Bitcoin’s historic ‘halving’: Why crypto experts are expecting a second explosion in value
Bitcoin could be back on the agenda for plucky investors after the infamous cryptocurrency experienced a triggered “halving” event (yesterday) morning.
At 5.23am AEST (Tuesday 12 May, 2020) the cryptocurrency produced its 630,000th block and triggered the third-ever halving event in Bitcoin’s 11-year history.
In a nutshell, Bitcoin “halves” roughly every four years as a way to reduce the reward given to programmers who “mine” the currency using high-powered computers and complex algorithms.
Bitcoins are mined by specialised computer hardware which solves algorithms (or “blocks”) on a central banking sheet known as a blockchain.
To keep the value of existing Bitcoins, every 210,000 blocks the reward given for mining halves as a way of artificial inflation.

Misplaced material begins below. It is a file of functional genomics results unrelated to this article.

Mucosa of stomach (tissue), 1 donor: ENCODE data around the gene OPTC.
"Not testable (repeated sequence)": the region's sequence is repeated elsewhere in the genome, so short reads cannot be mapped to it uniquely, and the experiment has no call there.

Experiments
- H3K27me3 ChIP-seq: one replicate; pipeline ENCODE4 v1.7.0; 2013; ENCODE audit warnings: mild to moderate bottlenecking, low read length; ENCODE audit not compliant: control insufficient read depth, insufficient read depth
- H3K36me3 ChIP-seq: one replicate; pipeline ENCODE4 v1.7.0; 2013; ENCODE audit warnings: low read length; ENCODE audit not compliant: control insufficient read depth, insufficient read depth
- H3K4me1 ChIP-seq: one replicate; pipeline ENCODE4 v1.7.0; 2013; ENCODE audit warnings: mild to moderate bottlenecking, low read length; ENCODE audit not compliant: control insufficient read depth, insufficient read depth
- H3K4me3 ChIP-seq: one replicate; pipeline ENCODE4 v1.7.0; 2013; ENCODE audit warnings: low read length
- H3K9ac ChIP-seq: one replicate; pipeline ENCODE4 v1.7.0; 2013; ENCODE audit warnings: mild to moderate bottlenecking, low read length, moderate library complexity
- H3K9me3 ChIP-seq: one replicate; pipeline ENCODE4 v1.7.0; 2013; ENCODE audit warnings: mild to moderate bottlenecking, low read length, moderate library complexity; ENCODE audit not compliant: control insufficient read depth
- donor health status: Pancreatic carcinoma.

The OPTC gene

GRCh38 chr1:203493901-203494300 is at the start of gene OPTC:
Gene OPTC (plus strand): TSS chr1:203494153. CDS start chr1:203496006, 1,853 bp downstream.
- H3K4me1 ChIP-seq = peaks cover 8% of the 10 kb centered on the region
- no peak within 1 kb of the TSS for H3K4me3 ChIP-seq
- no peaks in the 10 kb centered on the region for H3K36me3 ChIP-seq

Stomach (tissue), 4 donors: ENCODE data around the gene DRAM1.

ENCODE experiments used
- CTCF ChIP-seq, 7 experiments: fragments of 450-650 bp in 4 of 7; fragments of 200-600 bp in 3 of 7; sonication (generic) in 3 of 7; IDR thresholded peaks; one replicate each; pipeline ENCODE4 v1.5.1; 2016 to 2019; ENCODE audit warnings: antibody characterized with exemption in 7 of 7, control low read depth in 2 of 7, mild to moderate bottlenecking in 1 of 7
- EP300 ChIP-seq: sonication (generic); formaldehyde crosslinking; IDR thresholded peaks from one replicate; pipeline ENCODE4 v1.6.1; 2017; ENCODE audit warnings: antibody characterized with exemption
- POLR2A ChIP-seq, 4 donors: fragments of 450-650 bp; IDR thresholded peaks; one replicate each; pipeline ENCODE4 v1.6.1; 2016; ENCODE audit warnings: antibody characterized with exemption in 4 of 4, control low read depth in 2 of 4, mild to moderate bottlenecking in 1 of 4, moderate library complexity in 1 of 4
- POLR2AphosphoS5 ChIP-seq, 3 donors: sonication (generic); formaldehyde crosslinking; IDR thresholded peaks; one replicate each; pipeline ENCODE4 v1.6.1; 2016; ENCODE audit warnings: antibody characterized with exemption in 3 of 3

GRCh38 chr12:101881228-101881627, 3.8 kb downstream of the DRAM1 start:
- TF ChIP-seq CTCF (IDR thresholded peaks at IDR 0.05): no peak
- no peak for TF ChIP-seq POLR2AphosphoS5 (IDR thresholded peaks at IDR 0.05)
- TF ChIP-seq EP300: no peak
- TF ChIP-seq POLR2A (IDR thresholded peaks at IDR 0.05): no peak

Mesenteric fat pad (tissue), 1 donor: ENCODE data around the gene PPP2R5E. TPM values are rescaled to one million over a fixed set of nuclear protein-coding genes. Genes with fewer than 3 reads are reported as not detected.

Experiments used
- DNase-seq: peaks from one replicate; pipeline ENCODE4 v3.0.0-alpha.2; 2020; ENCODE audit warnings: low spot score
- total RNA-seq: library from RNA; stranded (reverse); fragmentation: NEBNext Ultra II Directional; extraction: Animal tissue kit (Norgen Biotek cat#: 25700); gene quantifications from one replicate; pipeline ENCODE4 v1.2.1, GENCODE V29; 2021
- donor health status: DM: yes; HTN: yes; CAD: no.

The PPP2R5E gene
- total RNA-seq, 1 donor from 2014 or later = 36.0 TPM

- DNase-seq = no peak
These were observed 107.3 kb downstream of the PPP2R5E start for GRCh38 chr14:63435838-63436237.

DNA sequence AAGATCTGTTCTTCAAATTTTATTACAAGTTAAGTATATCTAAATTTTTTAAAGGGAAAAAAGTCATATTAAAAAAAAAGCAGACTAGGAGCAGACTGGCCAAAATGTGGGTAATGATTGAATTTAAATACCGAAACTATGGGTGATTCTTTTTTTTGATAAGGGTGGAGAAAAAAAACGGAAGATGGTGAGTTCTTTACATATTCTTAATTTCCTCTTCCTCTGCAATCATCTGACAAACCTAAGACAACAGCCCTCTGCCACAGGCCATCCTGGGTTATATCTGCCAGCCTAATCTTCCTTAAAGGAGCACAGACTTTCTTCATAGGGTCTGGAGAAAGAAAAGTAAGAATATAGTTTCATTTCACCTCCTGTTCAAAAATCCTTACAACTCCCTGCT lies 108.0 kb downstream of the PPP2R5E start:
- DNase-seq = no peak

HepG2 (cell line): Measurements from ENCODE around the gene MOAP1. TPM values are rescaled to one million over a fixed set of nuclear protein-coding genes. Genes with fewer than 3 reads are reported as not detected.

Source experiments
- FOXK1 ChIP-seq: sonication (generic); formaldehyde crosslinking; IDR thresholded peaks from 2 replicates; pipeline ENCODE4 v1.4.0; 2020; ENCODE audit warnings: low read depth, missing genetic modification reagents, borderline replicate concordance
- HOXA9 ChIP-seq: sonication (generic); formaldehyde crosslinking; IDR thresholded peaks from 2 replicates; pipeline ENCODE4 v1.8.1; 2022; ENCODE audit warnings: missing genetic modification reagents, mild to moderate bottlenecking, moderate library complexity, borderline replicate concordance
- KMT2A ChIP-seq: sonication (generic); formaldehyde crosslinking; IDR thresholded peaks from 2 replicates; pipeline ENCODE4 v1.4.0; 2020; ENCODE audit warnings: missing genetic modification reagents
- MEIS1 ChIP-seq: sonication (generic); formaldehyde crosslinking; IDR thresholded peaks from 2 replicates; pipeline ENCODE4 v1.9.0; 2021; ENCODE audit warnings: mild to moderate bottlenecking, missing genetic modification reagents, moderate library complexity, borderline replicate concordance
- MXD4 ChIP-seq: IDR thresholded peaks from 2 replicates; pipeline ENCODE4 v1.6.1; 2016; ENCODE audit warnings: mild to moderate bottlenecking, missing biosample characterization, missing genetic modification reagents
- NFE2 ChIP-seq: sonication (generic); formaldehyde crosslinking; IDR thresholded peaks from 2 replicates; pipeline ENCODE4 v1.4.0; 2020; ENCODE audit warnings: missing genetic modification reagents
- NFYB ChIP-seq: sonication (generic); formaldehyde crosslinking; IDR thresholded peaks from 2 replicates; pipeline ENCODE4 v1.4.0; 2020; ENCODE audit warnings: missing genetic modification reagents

Only 21 million Bitcoins will ever be generated by the network, prompting some experts to believe that a second bull run of value is on the cards.
“History teaches us that after this post-halving drop in price, there is a subsequent bull run,” CEO and founder of deVere Group Nigel Green said.
“Previous Bitcoin halving events have prompted impressive price climbs. The 2016 halving triggered a 300 per cent jump in the value of Bitcoin.
“There is no reason to believe this time the market will not respond with a longer-term upward trajectory.”
Currently Bitcoin is trading at just under A$13,500 per coin. If Mr Green’s forecast of a 300 per cent rise comes true that value could skyrocket up to more than $40,000 per coin.
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